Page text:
Last updated at Wed, 26 Jul 2017 18:29:29 GMT
We recently decided to finally take a stab at integrating kernel-mode payloads into Metasploit 3.0. This presented an interesting challenge for us in terms of architectural integration. We wanted to make it so users could continue to use the existing set of user-mode payloads for both kernel and non-kernel exploits. Strictly speaking, every payload in Metasploit to date is a user-mode payload, and as such they will not function properly with a kernel-mode exploit. However, the goal of making it possible to re-use the existing payload modules meant either re-architecting the way the payload subsystem is designed or coming up with an alternative way of generically staging user-mode payloads from kernel-mode. At the moment, we've opt'd for the latter choice.
In the current implementation, we assume that an exploit will either be exploiting a kernel-mode bug or a user-mode bug. If it's a kernel-mode bug, the exploit should include the Msf::Exploit::KernelMode mixin. This mixin overrides a method on the Msf::Exploit base class that is used during the process of encoding a payload. Since the goal is to stage user-mode payloads from kernel-mode, the overriden method acts as an encapsulation step in the encoding process. The method does this by passing the user-mode payload to a routine that selects the approrpriate kernel-mode stager (based on architecture, platform, and other restrictions). The end result is a pre-encoded buffer that will first execute in kernel-mode and then eventually result in the embedded user-mode payload being executed. Thus, for all intents and purposes, kernel-mode exploits are able to continue to use the existing set of user-mode payloads.
While this works fine, a more long term solution may involve abstracting the payload module design. Rather than continuing to consider a payload module as being strictly buffer-centric, it may be better to represent it in terms of a series of containers (or functions). A function is a more apt comparison. When constructing a payload, it can undergo a series of mutations, each of which alters the payload in a certain way at a specific phase in construction, such as replacing variable values. Given explicitly ordered containers, this can result in a payload being constructed from the ground up. In principle, this means payload generation can be represented in a manner like:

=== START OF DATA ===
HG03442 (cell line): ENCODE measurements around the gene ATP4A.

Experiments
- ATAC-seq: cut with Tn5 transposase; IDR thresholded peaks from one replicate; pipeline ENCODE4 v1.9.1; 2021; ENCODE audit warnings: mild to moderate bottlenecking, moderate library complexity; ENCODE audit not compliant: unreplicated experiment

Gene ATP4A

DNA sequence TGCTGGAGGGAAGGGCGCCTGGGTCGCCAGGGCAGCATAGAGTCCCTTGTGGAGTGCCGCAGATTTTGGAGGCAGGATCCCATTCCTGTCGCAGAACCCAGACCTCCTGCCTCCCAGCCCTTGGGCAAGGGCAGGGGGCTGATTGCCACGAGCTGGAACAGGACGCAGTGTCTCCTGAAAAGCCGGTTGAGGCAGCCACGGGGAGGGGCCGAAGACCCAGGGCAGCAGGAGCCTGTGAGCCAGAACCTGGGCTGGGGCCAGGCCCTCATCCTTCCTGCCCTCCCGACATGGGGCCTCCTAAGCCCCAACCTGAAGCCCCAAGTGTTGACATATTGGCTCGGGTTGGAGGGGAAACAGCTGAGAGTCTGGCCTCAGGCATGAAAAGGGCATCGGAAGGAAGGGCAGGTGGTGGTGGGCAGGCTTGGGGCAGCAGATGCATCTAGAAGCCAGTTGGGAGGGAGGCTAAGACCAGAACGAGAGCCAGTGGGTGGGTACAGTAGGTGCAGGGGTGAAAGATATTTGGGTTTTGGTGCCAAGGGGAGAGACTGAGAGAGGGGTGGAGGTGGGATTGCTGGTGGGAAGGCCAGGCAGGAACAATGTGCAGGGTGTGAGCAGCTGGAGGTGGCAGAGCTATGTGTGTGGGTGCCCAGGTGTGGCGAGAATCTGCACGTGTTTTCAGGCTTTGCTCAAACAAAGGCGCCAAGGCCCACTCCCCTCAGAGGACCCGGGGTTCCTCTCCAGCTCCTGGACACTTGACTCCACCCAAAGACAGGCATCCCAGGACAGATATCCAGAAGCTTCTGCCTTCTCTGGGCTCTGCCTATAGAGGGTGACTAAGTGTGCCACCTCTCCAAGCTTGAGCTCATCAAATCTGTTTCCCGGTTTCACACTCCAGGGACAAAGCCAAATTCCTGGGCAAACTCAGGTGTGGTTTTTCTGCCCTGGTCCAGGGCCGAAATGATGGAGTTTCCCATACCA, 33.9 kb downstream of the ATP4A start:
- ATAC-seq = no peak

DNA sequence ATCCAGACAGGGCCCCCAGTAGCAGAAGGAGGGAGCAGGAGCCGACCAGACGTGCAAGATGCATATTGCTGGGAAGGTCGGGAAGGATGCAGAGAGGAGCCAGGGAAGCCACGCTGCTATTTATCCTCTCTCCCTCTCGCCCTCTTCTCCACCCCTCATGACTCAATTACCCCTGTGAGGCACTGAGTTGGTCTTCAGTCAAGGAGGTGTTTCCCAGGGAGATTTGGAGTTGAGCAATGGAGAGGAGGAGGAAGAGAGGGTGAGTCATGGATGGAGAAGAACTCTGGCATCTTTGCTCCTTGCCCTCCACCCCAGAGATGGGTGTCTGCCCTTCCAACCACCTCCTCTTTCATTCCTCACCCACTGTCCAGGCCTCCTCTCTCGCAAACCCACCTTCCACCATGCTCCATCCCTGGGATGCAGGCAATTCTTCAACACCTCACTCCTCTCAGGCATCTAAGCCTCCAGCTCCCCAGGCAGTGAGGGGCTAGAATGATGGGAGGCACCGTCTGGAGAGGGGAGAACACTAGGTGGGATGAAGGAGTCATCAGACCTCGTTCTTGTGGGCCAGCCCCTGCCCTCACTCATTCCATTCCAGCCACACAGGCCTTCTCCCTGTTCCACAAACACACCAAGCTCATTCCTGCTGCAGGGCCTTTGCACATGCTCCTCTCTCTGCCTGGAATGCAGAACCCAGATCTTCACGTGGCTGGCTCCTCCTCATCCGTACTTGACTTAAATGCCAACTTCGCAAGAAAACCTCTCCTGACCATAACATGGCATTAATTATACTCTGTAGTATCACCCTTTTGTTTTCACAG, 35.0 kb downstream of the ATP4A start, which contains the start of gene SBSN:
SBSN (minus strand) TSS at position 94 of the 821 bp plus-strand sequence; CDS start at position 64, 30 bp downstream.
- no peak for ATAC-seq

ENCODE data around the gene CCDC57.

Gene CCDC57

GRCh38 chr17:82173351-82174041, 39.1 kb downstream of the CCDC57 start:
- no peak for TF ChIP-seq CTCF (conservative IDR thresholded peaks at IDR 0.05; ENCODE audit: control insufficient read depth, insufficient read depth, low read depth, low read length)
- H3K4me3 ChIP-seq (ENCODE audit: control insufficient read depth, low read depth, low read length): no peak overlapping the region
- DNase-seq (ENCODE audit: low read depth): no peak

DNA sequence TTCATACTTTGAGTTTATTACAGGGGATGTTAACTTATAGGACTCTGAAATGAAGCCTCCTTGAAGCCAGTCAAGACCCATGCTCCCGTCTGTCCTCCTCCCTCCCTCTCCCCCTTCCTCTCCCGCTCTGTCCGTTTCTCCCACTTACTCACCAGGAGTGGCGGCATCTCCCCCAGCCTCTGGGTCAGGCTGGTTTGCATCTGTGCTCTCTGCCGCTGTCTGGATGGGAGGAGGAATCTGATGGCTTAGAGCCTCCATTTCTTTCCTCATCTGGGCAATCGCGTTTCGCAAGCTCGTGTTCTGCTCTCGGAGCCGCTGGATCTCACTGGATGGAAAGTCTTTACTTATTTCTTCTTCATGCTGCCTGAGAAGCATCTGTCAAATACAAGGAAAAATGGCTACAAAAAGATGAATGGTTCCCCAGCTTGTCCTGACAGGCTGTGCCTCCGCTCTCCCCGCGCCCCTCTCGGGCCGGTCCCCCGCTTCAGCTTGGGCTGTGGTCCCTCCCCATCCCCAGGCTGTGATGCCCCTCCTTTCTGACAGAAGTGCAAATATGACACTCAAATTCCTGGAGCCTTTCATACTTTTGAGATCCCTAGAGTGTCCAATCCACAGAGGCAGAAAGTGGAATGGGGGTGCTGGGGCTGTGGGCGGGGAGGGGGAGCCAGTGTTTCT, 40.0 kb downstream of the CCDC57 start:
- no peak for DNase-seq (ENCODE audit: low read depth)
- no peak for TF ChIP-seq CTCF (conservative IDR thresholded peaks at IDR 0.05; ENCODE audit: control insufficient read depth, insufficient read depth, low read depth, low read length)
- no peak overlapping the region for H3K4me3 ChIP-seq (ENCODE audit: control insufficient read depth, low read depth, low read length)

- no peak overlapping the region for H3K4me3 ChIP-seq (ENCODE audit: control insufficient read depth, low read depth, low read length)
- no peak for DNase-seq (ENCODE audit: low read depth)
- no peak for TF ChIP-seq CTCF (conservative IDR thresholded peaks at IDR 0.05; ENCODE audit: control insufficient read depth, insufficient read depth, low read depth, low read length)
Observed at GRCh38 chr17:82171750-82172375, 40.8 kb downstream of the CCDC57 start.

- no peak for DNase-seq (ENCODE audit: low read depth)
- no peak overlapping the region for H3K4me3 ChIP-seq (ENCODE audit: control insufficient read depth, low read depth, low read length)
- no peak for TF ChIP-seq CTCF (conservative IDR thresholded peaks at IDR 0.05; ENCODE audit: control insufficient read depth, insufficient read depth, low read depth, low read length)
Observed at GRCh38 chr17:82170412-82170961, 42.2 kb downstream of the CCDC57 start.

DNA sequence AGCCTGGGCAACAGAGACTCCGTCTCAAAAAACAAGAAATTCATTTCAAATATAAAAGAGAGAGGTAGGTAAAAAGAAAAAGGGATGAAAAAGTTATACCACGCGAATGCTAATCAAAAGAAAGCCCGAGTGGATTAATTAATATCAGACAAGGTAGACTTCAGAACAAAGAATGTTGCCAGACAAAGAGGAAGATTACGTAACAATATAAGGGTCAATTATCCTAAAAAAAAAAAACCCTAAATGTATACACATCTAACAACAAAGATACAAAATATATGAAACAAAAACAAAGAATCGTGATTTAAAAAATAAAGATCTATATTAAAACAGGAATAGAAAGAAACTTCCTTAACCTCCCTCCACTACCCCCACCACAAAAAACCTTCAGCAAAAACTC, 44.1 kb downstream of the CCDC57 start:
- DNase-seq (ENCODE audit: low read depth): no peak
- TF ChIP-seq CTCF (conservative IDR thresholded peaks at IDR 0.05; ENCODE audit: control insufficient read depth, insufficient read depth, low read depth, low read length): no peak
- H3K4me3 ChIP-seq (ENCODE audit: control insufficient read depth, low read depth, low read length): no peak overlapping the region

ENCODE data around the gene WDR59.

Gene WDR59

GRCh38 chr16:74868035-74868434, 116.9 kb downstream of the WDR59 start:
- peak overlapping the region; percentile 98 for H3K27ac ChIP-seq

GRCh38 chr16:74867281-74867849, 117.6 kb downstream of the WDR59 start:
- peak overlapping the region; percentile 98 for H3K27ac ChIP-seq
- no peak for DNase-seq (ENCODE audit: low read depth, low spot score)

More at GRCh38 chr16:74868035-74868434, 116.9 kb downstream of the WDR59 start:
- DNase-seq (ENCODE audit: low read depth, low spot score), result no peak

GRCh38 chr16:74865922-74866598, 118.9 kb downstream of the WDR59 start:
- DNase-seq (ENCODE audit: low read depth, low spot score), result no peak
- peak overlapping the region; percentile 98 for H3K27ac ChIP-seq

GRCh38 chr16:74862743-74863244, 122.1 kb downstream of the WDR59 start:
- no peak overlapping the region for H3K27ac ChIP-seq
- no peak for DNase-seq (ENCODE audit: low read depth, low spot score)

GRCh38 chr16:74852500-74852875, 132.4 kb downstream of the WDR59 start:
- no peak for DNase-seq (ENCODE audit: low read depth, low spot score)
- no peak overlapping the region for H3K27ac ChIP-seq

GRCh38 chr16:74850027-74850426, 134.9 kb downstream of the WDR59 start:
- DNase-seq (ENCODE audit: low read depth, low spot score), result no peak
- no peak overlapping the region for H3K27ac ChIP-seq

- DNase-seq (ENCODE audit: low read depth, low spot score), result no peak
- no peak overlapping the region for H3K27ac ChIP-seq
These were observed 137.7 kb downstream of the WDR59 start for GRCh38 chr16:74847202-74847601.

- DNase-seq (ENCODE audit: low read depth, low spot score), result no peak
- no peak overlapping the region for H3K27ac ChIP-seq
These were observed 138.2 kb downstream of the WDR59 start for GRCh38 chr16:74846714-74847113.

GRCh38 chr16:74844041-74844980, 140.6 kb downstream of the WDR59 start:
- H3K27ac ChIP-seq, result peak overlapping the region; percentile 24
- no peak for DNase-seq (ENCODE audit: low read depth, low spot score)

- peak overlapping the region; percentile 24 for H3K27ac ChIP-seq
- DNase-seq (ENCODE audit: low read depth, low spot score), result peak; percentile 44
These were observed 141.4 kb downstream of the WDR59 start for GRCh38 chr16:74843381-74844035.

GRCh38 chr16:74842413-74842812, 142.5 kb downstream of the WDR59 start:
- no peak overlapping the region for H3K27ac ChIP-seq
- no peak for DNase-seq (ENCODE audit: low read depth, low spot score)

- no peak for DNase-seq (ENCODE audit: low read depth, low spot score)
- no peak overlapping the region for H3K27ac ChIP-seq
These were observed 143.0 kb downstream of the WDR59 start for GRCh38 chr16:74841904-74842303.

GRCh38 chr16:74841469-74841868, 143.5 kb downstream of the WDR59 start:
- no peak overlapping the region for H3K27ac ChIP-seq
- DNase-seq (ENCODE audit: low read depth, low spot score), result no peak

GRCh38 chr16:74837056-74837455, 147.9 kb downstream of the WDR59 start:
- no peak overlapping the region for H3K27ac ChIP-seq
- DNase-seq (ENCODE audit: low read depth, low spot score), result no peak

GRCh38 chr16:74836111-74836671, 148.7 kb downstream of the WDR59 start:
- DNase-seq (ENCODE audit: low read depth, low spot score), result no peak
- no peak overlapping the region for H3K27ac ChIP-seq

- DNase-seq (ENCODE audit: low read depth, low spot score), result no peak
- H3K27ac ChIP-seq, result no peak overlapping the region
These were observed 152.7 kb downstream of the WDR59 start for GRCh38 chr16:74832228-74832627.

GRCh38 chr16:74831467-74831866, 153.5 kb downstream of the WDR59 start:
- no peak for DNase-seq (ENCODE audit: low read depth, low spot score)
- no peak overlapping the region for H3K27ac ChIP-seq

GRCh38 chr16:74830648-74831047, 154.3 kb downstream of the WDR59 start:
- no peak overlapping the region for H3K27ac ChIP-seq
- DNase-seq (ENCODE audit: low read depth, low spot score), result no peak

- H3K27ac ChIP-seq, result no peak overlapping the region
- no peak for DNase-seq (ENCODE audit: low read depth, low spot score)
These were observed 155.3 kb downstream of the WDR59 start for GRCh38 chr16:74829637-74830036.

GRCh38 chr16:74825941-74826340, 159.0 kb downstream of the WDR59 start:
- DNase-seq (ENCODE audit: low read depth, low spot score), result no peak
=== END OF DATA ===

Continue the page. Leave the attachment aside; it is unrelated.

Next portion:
windows/shell/reverse_tcp (1st stage with kernel-mode wrapper)
Regardless of implementation, the fact that we have the initial integration of kernel-mode payloads complete can mean only one thing: it's time for Metasploit 3.0 to have some kernel-mode exploits. To that point, H D has spent some time wrappering lorcon in ruby. If successful, this will allow us to exploit some of those nefarious layer-2 WiFi bugs (yes, they do exist) out there, but it will only work on platforms that lorcon is compatible with. Imagine what it will be like to get a user-mode meterpreter instance, without touching the disk, through a reverse TCP connection when exploiting a flaw in a wireless device driver. If this were a mastercard commercial, I'd be shooting for the priceless slot. Surely there will be more fun things to come.
Finally, the current code on trunk is somewhat limited. There's only one kernel-mode stager defined for Windows and it will only work on XPSP2/2K3 SP1. The stager we're using is basically a more limited implementation of the one described here. In the near future, we'll integrate some other kernel-mode payloads, many of which we'll derive from previous research and any other useful kernel-mode payloads people want to send us.